Another example is found when an employee’s disability is exacerbated by second-hand smoke, such as asthma. Employers may need to create a smoke-free work environment under the Americans with Disabilities Act (ADA). The ADA requires employers with 15 or more employees to make reasonable accommodations to allow employees with disabilities to do their jobs.

Additionally, allowing smoking on the work property increases the risk of fires and accidental injuries, which impacts the employer’s insurance costs. Some smoke-free businesses pay 25-30% lower fire and property insurance premiums and reduce cleaning or maintenance costs. Certainly, less time is spent cleaning ashtrays and picking up butts in the parking lot.

Legal Liabilities to Consider

According to the CDC, nonsmokers filed lawsuits when harmed by secondhand smoke and won disability claims against businesses. As early as 1990, a non-smoker working in a California restaurant won a settlement for $95,000 after suffering a heart attack due to working in a smoke filled restaurant. McDonald’s banned smoking in all its corporate-owned restaurants after plaintiffs claimed in federal court argued tobacco smoke violated the American with Disabilities Act.

Some companies and organizations are going beyond the Indiana Tobacco-Free Law by extending their tobacco-free policy to include outside property, parking lots, and even personal vehicles. Saint Joseph Health System staff follow a tobacco-free work-day, not using any tobacco products on any day they work.

Many employers are creating 100% tobacco-free initiatives, supported by a comprehensive program of benefits to help smokers quit. Potentially, these policies decrease health insurance costs while increasing not only the health and productivity of those who quit, also encourage a healthy lifestyle among all workers.

Employers increasingly recognize helping their employees quit smoking provides a noticeable boost to their bottom line. Many workplaces are introducing smoking cessation programs benefitting everyone involved.

There are four key elements to the gold standard for promoting a smoke-free workplace:
  1. Implement a smoke-free workplace policy. Indiana state law prohibits smoking inside most workplaces, but employers can extend smoking bans to the surrounding areas of an office building to protect employees from the deadly effects of secondhand smoke and encourage smokers to quit. Additionally, though the city of South Bend has a model smoke free air policy, smoking is allowed in bars & clubs serving patrons over age 21 throughout the rest of St Joseph and Elkhart Counties.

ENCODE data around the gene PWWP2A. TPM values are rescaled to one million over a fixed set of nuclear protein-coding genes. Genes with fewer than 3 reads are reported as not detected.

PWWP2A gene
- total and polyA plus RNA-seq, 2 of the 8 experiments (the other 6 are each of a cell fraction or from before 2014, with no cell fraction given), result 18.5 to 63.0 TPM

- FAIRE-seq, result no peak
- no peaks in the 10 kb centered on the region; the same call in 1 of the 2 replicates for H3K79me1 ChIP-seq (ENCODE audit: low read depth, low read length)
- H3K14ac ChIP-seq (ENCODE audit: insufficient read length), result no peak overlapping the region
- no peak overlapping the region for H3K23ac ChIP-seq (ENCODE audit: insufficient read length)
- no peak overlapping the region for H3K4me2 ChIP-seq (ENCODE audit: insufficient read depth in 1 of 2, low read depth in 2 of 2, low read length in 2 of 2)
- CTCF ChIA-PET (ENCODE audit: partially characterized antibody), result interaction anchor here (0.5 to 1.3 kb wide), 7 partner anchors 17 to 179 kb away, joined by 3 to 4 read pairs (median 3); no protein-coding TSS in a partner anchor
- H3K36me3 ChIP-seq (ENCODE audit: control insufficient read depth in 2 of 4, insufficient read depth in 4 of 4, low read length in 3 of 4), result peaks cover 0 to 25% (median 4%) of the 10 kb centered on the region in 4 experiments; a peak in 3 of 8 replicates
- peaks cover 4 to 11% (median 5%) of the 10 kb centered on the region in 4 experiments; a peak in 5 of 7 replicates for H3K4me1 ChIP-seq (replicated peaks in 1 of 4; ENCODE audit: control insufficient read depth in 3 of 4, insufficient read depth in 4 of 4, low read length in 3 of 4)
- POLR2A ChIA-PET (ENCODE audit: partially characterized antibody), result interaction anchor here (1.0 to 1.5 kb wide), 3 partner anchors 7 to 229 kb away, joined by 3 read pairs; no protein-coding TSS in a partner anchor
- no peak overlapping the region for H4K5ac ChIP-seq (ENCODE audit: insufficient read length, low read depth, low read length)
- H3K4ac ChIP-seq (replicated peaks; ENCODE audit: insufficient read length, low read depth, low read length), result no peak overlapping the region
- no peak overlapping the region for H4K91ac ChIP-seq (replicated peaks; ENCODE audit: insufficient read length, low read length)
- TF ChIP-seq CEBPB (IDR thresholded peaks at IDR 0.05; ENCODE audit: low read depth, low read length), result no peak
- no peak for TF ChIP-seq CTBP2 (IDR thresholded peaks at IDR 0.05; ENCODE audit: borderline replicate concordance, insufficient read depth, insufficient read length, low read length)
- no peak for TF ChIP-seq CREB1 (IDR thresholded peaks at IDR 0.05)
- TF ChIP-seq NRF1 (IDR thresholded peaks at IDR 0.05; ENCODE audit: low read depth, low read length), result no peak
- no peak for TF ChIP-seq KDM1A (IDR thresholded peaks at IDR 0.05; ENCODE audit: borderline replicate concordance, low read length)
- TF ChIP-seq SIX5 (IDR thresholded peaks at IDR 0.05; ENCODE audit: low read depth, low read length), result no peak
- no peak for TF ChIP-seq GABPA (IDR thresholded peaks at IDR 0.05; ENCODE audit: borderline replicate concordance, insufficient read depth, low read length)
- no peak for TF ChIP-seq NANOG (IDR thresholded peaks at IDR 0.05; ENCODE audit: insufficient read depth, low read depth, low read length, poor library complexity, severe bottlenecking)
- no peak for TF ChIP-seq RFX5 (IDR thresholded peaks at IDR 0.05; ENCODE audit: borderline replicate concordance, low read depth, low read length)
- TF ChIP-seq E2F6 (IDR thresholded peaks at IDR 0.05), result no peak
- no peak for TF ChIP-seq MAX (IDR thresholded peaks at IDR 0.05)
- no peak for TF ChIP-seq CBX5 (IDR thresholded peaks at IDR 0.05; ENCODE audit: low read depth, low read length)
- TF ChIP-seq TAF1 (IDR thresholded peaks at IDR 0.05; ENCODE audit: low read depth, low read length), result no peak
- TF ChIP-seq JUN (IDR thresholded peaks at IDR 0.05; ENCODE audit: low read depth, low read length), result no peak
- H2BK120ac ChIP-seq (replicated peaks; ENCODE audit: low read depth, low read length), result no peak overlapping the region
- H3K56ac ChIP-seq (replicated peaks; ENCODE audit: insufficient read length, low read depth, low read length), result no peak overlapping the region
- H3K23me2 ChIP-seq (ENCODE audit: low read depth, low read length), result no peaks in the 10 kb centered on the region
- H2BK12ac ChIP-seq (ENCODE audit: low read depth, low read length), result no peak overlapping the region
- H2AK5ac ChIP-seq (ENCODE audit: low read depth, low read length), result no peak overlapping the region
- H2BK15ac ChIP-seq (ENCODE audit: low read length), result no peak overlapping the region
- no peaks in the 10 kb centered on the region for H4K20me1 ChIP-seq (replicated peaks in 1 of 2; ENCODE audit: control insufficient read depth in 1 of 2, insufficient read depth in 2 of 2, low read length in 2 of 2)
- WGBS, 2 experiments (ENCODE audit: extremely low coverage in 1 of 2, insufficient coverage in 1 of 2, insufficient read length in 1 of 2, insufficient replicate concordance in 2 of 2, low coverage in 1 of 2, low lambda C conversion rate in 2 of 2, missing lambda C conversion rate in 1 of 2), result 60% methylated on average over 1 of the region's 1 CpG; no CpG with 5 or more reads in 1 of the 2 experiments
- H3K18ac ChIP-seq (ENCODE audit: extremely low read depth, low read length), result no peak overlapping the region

2. Clear policies. Whether providing coverage for counseling and medication, or providing materials and information about how to quit smoking, there are many ways to motive smokers to attempt to quit. The money spent supporting these efforts is far less than the costs of productivity loss and health care associated with employees who smoke.
  3. Cessation initiatives. Many employers offer financial incentives and rewards to those who quit smoking successfully and remain smoke-free. When coupled with other healthy habits such as maintaining a balanced diet and exercising regularly, these incentives support other office-wide wellness initiatives.
  4. Work with health care providers. Teaming up with physicians and other health care providers can amplify the impact of cessation initiatives. While creating new workplace programs, particularly regarding health and wellness, can often be a daunting task, many employees appreciate the support. Around 70% of smokers say they want to quit, but only five percent quit in a given year. By supporting effective smoke free workplace initiatives, employers help people quit successfully

While proven, the financial benefits of helping employees quit smoking complement the human benefit of helping a person make a choice that forever improves quality of life. Employers often develop strong friendships and bonds with their employees. Seeing colleagues live happy and healthy means much more than financial rewards.